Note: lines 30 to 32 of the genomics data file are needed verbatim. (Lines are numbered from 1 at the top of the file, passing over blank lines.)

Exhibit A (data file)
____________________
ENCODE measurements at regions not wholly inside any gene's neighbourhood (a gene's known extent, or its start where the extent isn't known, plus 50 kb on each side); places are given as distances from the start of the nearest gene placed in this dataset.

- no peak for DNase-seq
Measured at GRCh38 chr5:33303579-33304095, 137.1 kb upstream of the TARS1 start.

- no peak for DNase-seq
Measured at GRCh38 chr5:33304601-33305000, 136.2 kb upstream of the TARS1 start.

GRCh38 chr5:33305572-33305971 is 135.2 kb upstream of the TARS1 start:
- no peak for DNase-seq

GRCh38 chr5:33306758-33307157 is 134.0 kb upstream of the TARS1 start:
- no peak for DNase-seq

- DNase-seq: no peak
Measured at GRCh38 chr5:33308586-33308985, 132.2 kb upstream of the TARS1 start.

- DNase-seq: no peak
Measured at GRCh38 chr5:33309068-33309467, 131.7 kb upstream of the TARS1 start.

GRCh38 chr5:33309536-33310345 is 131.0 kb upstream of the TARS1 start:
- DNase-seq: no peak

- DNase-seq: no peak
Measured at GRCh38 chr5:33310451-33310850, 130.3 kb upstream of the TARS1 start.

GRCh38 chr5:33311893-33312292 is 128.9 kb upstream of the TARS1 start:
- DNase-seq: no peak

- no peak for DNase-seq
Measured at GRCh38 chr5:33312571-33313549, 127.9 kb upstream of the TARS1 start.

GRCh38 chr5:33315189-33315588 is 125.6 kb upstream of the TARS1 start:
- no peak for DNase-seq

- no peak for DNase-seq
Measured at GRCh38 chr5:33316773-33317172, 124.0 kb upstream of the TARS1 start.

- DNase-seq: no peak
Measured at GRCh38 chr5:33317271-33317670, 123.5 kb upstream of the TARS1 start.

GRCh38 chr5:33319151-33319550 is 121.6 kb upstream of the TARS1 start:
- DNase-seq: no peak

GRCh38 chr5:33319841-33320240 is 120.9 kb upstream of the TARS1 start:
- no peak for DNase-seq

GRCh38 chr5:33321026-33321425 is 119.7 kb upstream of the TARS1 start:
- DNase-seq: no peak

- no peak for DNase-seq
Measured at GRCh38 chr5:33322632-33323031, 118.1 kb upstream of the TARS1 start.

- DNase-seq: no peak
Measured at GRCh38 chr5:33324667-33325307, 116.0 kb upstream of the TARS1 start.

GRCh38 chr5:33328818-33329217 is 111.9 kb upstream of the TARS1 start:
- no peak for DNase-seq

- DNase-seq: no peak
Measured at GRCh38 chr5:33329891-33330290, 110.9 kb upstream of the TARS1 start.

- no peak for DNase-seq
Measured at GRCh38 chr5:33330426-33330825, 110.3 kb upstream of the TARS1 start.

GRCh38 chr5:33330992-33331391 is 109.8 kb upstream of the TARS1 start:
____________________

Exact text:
GRCh38 chr5:33319841-33320240 is 120.9 kb upstream of the TARS1 start:
- no peak for DNase-seq

GRCh38 chr5:33321026-33321425 is 119.7 kb upstream of the TARS1 start: